Limited capacity, push for online and local shopping among Black Friday changes in Ann Arbor area

ANN ARBOR, MI – An annual event of savings on electronics, clothing and household items commonly known as Black Friday will continue amid the COVID-19 pandemic.

But like most everything this year, it will be a little different.

Masses traditionally race to line up at major retailers like Best Buy, Walmart and shopping malls for great deals and cost savings on Black Friday, the day after Thanksgiving. However, the pandemic and spiking cases across Michigan have led to state-ordered restrictions on gatherings and guidelines for shoppers.

But, no matter if you like shopping at big-box stores, shopping malls or in downtowns — or even if you’re preferring online options this year due to coronavirus — the Ann Arbor and Ypsilanti areas have something for you.

Local businesses are especially urging shoppers to support them this season.

Ypsilanti is offering free downtown parking through Thanksgiving weekend, along with 15-minute designated spaces for pickup orders at restaurants and stores, said Bonnie Wessler, public services project manager. Ypsilanti’s Downtown Development Authority also has an incentive program.

Customers shopping at select local businesses can scan a QR code and be entered in a drawing to win a $50 gift card to any DDA business, said Christopher Jacobs, DDA director.

“We will be giving out 25 of these $50 gift cards over the next several weeks through the Thanksgiving and Christmas holiday shopping seasons,” Jacobs said.

Mark Teachout, who opened Wax Bar in August in Ypsilanti’s Depot Town, is having a “Black Friday Record Store Day.

“I will also be having some specials on the records and to-go cocktails for that day,” Teachout said. “I’ll be selling turntables for people, with the resurgence of the younger generation listening to records now. We’ll be running specials. It’s definitely a good place to come and get gifts.”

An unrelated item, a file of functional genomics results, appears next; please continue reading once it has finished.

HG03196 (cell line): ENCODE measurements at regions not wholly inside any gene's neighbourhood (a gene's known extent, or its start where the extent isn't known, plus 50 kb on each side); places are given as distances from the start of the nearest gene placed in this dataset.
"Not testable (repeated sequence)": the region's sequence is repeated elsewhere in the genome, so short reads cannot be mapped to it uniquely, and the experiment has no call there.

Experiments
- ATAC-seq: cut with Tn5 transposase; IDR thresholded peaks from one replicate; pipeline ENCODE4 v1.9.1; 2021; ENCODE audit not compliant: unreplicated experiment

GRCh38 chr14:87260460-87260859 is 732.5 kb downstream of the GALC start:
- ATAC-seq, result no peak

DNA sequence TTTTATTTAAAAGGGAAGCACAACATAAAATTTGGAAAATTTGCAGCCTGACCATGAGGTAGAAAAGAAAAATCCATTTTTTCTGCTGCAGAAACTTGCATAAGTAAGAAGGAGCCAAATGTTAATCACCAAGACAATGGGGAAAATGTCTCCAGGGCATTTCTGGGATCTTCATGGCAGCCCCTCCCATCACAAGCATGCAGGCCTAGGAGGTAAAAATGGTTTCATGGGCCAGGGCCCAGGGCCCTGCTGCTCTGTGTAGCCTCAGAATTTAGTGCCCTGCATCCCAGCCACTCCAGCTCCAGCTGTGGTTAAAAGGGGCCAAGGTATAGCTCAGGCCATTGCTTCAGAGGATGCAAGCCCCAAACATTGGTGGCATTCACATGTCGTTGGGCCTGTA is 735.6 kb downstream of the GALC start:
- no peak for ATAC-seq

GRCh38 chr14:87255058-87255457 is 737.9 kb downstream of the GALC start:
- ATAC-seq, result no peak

Teachout’s business started off strong, he said, until COVID-19 case spikes led to more business restrictions and less activity, which is why he urges the people to think of their local shops before major retailers this holiday season.

“People that live in the community can generally, within a minute or so, can get to all your businesses,” Teachout said. “Ypsilanti is unique that it’s all local businesses. You’re putting money directly in the hands of people who are struggling to pay their mortgages and keep their businesses open to feed their kids.”

Ann Arbor organizations have compiled the Show Your Love guide, which encourages shoppers to support small businesses in Ann Arbor by offering a list of places open for the season. Downtown shopping will continue for Midnight Madness in December, when stores will stay open late and offer discounts during the first three Fridays.

“Everyone has a favorite Downtown Ann Arbor memory, whether it’s St. Patrick’s Day at Conor O’Neill’s or Ashley’s, or walking around Kerrytown Shops and stopping at Zingerman’s for lunch,” Frances Todoro director of the State Street District, said in a statement. “We want to keep the nostalgic charm of Ann Arbor thriving.”

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Women’s clothing boutique to open third Michigan store in Ann Arbor